Processes that can cause small but visible quantities of bleeding at any age are dominated by infection, though anal fissures are even more common, as described previously. The most common worrisome organisms include Campylobacter, Salmonella, Shigella, and enterotoxigenic E coli, but other routine pathogenic bacteria and protozoans can be acquired from contaminated food and standing water sources. The first 4 are routinely included in culture screens for enteric pathogens (the rest are not). Campylobacter can cause a severe colitis which is identified more often now that CT scanning is the preferred method for identification of appendicitis in the patient presenting with crampy abdominal pain. The degree of thickening of the submucosa and muscular layers can be mistaken for transmural thickening indicative of Crohn's disease, with the pain and bloody diarrhea adding to this diagnostic possibility. But a normal ESR in the proper clinical picture suggests a pause in the rush to colonoscopy and therapy until the culture results are available, since the process clears rapidly with erythromycin treatment. Shigella also warrants antibiotic therapy if found, and while treatment of Salmonella may raise the risk of producing a chronic carrier state, since most carriers arise from colonization of the gallbladder, cautious treatment with an agent concentrated in bile (such as trimethoprim/sulfamethoxazole) if the organism is sensitive may be warranted in the patient with ongoing or severe symptoms. The one organism whose treatment with antibiotics or antispasmodics is to be avoided is enterotoxigenic E. coli (such as E. coli O157). Use of these agents can produce enough enterotoxin release as to trigger Hemolytic Uremic Syndrome. Antibiotics should be held until the offending bacteria is positively identified, and even over the counter antispasmodic agents are to be avoided.

The immune suppressed patient presents a particular challenge, for in addition to the above agents one needs to consider atypical organisms such as cytomegalovirus and Mycobacterium avium intracellulare (MAI), which can produce severe bleeding with transmural lesions scattered throughout the bowel and colon. Epstein-Barr virus can cause lymphoproliferative disease with chronic low-grade blood loss and more of a protein losing enteropathy picture. Typhlitis also occurs in the patient recovering from neutropenia as the new granulocytes are preferentially directed toward the inflamed cecum. These processes are rare in the immune competent patient.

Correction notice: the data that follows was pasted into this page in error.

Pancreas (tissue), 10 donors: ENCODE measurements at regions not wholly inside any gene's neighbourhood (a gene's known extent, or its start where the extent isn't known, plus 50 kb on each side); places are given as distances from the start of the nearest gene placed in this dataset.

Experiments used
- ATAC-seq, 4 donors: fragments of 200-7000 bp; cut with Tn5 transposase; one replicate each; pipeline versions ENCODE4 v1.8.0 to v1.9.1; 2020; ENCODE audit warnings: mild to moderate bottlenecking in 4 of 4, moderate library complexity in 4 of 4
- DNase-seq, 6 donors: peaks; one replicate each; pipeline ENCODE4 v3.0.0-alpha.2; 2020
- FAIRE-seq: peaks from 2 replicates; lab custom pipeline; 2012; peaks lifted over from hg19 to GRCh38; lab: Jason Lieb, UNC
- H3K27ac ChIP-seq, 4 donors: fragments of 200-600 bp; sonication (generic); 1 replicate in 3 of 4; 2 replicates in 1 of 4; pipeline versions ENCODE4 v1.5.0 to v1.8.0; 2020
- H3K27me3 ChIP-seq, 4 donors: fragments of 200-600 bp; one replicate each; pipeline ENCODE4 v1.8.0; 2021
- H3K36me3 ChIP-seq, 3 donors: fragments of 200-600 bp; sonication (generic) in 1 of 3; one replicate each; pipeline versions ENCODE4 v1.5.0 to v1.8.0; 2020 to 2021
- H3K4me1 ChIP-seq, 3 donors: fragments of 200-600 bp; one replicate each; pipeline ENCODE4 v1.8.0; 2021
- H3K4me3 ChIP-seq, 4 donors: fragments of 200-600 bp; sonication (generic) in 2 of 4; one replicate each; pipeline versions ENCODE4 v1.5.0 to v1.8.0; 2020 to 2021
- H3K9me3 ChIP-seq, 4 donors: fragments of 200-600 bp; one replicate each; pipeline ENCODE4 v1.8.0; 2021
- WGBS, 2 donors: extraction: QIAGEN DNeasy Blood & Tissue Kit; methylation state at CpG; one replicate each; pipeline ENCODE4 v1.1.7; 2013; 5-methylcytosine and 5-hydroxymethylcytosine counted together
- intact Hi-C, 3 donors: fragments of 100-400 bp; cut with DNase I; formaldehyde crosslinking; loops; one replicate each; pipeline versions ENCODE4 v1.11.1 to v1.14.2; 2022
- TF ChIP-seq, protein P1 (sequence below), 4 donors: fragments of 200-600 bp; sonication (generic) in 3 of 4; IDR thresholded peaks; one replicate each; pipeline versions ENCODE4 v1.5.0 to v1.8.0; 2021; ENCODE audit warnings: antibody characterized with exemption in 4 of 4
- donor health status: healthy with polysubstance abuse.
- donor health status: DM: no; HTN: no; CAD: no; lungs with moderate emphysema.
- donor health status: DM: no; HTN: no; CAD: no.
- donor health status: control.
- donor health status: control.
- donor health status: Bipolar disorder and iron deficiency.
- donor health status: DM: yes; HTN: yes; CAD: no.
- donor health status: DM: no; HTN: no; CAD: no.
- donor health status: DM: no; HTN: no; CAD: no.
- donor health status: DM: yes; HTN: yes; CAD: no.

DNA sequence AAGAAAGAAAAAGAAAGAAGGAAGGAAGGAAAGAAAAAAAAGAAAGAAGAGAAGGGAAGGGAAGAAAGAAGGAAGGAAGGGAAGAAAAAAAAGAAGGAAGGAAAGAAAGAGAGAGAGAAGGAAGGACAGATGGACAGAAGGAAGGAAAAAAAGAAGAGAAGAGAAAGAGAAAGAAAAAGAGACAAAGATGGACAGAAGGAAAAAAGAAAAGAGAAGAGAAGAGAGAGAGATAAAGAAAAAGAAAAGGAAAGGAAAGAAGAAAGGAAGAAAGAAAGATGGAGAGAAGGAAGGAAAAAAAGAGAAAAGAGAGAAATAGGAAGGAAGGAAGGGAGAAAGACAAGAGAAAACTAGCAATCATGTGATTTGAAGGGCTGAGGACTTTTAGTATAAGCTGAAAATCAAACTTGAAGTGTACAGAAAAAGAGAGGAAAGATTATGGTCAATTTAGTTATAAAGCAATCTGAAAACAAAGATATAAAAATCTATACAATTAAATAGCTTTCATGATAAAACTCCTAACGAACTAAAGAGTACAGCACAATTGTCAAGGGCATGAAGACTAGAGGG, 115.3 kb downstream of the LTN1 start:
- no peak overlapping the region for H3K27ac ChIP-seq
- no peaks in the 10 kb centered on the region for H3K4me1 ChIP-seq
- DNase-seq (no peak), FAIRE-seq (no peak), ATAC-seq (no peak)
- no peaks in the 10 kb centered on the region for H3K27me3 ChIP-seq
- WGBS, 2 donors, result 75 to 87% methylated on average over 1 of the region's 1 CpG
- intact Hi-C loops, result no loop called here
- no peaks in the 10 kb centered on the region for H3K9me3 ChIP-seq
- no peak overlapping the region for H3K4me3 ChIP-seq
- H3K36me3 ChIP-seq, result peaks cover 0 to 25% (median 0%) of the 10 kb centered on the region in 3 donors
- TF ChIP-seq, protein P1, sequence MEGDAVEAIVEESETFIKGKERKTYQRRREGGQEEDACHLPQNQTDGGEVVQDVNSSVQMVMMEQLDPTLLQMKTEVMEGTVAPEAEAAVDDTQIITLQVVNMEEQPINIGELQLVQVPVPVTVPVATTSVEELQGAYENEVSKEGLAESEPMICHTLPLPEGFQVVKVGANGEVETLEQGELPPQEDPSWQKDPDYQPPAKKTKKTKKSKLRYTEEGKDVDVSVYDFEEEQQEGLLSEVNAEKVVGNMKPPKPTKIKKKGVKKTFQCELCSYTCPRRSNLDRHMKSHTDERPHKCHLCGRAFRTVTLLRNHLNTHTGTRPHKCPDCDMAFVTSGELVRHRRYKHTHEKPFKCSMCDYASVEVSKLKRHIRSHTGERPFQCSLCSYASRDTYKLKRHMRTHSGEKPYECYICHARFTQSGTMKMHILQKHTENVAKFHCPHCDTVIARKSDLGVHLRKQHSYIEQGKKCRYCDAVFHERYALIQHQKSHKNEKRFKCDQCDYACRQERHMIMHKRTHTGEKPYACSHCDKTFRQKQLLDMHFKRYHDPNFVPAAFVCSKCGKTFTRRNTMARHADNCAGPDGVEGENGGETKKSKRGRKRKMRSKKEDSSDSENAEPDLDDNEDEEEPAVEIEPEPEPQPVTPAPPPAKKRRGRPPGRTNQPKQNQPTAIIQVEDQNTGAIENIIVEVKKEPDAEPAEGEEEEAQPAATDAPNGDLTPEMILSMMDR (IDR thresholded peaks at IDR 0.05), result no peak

Enterocolitis due to Hirschsprung's disease can occur both prior to and after surgical repair. The latter instance is indicative of stricture at the anastomotic site and recurrence of functional obstruction. As a stasis phenomenon it can also be seen in those with ileorectal pouches and other anastomosis, and while it can cause bleeding, it usually presents with explosive, foul diarrhea. For evaluation of the infant presenting with enterocolitis as the first manifestation of Hirschsprung's disease, see the chapter on constipation. Hirschsprung's disease itself is covered in a separate chapter.

Other processes that can cause moderate bleeding volumes, usually as part of a broader clinical picture include general obstructive processes such as intussusception, volvulus, and other mechanical issues that can cause focal bowel ischemia. They usually present with other signs of obstruction, typically with an acute onset of crampy abdominal pain that cycles every 10 to 60 minutes as the major migrating motor complex passes through the obstructed segment. Waiting for the passage of currant jelly stool (bloody stool) before considering intussusception in the differential diagnosis is to be discouraged since this is a late finding. Early radiographic evaluation with plain films is to be encouraged. In fact, the possibility of intussusception should be considered when any type of blood in the stool is encountered.